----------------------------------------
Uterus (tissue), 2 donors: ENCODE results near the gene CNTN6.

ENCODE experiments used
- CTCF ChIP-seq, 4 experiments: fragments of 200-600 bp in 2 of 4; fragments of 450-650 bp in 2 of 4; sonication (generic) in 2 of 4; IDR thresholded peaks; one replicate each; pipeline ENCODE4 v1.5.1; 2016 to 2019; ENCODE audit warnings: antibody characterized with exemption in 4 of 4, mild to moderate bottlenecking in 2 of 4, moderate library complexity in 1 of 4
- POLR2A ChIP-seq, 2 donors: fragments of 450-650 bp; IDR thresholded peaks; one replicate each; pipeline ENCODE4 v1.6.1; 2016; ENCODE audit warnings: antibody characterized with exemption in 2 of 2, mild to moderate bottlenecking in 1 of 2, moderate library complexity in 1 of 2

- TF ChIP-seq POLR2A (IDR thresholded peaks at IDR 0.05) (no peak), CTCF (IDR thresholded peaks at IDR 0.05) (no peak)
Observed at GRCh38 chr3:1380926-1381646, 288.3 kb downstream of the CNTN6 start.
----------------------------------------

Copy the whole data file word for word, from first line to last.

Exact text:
Uterus (tissue), 2 donors: ENCODE results near the gene CNTN6.

ENCODE experiments used
- CTCF ChIP-seq, 4 experiments: fragments of 200-600 bp in 2 of 4; fragments of 450-650 bp in 2 of 4; sonication (generic) in 2 of 4; IDR thresholded peaks; one replicate each; pipeline ENCODE4 v1.5.1; 2016 to 2019; ENCODE audit warnings: antibody characterized with exemption in 4 of 4, mild to moderate bottlenecking in 2 of 4, moderate library complexity in 1 of 4
- POLR2A ChIP-seq, 2 donors: fragments of 450-650 bp; IDR thresholded peaks; one replicate each; pipeline ENCODE4 v1.6.1; 2016; ENCODE audit warnings: antibody characterized with exemption in 2 of 2, mild to moderate bottlenecking in 1 of 2, moderate library complexity in 1 of 2

- TF ChIP-seq POLR2A (IDR thresholded peaks at IDR 0.05) (no peak), CTCF (IDR thresholded peaks at IDR 0.05) (no peak)
Observed at GRCh38 chr3:1380926-1381646, 288.3 kb downstream of the CNTN6 start.